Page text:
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'Why don't they just become a citizen?'
Author: Raine    Date: 09/06/2017 13:01:26

This is a question I am seeing floated around a lot when discussing The Deferred Action for Childhood Arrivals, also known as #DACA.
The DREAM Act, which would have provided a pathway to permanent residency for unauthorized immigrants brought to the United States upon meeting certain qualifications, was considered by Congress in 2007. It failed to overcome a bipartisan filibuster in the Senate. It was considered again in 2011. The bill passed the House, but did not get the 60 votes needed to overcome a Republican filibuster in the Senate. In 2013, legislation that would have comprehensively reformed the immigration system, including allowing dreamers permission to stay in the country, work and attend school, passed the Senate but did not pass in the House.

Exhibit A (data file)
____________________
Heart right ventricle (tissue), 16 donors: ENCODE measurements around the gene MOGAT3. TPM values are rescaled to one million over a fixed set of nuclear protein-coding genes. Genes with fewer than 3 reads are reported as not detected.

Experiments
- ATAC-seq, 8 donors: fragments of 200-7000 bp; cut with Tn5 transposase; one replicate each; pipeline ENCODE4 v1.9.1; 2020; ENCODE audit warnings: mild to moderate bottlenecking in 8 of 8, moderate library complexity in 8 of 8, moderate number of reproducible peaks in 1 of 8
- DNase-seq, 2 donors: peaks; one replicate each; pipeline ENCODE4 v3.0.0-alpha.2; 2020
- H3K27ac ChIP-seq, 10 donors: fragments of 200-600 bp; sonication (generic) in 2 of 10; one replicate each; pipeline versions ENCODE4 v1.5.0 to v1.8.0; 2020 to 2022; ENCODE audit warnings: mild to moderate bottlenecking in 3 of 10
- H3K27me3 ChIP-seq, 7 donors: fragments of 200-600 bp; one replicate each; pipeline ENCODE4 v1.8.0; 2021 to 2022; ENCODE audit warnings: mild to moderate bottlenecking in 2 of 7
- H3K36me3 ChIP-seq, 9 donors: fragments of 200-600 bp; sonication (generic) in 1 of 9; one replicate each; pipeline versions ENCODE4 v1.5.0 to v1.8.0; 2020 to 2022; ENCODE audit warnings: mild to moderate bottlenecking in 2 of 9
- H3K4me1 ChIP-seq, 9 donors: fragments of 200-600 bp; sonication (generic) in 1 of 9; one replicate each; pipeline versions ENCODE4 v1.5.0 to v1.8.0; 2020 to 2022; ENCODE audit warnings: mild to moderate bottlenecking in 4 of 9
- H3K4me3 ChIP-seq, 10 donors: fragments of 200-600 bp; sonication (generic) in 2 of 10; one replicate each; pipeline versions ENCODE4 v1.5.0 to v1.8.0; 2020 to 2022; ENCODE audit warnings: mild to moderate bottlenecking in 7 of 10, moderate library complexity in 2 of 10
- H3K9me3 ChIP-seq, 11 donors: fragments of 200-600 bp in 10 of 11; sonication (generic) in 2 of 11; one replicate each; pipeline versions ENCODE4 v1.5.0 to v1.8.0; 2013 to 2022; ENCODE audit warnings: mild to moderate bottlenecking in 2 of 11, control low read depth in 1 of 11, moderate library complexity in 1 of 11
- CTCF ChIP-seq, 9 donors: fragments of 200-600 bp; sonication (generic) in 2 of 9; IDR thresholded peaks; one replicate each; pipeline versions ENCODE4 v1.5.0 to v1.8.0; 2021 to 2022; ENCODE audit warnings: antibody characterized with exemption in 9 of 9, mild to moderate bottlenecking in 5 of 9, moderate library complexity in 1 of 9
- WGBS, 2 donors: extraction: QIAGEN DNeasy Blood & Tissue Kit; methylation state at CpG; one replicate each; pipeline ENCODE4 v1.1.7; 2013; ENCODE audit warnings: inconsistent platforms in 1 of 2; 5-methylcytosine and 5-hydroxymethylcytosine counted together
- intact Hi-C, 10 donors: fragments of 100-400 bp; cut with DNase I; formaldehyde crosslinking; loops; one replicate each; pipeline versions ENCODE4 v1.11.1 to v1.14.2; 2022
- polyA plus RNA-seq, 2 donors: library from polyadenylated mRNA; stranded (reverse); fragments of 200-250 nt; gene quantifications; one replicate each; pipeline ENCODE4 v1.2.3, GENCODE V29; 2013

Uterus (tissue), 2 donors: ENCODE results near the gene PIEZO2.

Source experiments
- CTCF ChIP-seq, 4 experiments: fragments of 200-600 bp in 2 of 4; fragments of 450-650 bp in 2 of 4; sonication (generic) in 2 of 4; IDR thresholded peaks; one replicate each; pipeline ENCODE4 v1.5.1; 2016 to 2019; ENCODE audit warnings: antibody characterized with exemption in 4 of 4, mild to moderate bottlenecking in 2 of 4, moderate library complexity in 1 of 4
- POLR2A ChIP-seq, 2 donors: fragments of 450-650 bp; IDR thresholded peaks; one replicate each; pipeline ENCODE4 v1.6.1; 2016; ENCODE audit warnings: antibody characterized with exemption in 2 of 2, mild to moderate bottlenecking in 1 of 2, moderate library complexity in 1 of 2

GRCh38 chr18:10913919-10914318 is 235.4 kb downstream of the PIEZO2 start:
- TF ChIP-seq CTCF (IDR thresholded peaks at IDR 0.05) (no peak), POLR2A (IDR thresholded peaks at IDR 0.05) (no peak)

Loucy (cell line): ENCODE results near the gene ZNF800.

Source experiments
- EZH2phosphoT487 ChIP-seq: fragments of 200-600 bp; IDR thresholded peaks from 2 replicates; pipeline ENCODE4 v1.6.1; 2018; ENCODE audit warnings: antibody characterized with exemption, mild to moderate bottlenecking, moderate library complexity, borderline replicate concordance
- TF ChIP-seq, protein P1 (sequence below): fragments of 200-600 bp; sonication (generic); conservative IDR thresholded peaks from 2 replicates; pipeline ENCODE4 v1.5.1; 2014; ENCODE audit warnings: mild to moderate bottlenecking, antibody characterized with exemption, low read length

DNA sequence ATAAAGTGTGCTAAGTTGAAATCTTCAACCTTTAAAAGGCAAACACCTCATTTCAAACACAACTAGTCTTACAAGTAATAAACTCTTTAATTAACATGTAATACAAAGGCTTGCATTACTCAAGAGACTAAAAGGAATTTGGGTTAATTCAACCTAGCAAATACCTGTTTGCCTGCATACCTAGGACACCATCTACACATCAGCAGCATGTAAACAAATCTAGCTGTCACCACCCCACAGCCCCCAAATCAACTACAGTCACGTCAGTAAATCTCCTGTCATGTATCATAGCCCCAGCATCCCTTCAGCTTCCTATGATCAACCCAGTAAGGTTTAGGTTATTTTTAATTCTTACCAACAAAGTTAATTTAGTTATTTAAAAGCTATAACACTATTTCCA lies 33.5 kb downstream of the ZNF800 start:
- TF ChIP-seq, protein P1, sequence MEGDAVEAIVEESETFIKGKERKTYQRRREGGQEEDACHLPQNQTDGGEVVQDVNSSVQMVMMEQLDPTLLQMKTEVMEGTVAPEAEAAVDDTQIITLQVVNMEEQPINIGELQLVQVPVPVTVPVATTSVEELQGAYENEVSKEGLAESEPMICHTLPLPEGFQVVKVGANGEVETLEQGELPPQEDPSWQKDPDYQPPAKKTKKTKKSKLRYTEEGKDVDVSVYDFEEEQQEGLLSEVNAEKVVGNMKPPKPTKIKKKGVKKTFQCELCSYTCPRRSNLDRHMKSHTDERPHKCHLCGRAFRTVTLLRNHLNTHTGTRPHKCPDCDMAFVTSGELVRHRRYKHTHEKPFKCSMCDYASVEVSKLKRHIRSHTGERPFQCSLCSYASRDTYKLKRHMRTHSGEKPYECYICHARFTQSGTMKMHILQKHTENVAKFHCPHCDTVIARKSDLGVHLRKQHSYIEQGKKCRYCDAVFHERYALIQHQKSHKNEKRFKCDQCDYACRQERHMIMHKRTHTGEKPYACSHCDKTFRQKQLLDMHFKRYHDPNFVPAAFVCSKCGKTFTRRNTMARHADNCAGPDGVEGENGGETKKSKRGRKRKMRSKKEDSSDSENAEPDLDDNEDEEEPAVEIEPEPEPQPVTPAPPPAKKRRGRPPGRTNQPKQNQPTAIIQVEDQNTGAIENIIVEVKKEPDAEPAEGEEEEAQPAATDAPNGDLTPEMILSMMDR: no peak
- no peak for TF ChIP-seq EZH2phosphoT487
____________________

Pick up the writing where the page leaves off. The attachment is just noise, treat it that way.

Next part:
The New York Times credits the failure of Congress to protect dreamers as the driver behind Obama's decision to sign DACA.


Short answer: they can't.
 

“Depending on how close that family member is, it can take anywhere from a year to a year and half on the fast track, to upwards of 25 years on the slowest end,” Keller said.

All three ways have numerical limitations. For example, the U.S. Department of State says only 25,620 people are legally allowed to immigrate from Mexico to the U.S. each year, but there are 1.3 million Mexicans on the wait list. (snip)

“Depending on how close that family member is, it can take anywhere from a year to a year and half on the fast track, to upwards of 25 years on the slowest end,” Keller said.

All three ways have numerical limitations. For example, the U.S. Department of State says only 25,620 people are legally allowed to immigrate from Mexico to the U.S. each year, but there are 1.3 million Mexicans on the wait list. (snip)

Almost all Dreamers do not have a close family member who is U.S. citizen or who has permanent legal status, making it almost impossible to obtain a green card.